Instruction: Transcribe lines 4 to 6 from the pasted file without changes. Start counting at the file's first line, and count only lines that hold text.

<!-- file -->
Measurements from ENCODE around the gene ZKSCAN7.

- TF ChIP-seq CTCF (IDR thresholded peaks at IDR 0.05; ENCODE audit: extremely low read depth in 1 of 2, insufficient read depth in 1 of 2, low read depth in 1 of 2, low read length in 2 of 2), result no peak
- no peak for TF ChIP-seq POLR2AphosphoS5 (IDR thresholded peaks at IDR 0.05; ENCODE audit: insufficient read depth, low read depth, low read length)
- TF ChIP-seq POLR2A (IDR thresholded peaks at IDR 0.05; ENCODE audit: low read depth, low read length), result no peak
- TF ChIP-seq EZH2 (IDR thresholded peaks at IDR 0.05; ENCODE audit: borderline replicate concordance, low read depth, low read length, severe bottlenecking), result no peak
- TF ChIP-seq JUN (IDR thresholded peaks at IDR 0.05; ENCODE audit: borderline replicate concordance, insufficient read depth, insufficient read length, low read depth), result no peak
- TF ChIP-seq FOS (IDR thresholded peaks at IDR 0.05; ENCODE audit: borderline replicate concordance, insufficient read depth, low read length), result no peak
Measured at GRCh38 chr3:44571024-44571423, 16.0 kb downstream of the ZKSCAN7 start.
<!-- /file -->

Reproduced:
- TF ChIP-seq POLR2A (IDR thresholded peaks at IDR 0.05; ENCODE audit: low read depth, low read length), result no peak
- TF ChIP-seq EZH2 (IDR thresholded peaks at IDR 0.05; ENCODE audit: borderline replicate concordance, low read depth, low read length, severe bottlenecking), result no peak
- TF ChIP-seq JUN (IDR thresholded peaks at IDR 0.05; ENCODE audit: borderline replicate concordance, insufficient read depth, insufficient read length, low read depth), result no peak